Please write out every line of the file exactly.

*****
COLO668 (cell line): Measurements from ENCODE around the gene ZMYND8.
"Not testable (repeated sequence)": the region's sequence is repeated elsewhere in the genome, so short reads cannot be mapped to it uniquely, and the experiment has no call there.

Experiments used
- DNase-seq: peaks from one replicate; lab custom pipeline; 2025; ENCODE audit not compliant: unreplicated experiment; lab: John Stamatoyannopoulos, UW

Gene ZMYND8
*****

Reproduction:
COLO668 (cell line): Measurements from ENCODE around the gene ZMYND8.
"Not testable (repeated sequence)": the region's sequence is repeated elsewhere in the genome, so short reads cannot be mapped to it uniquely, and the experiment has no call there.

Experiments used
- DNase-seq: peaks from one replicate; lab custom pipeline; 2025; ENCODE audit not compliant: unreplicated experiment; lab: John Stamatoyannopoulos, UW

Gene ZMYND8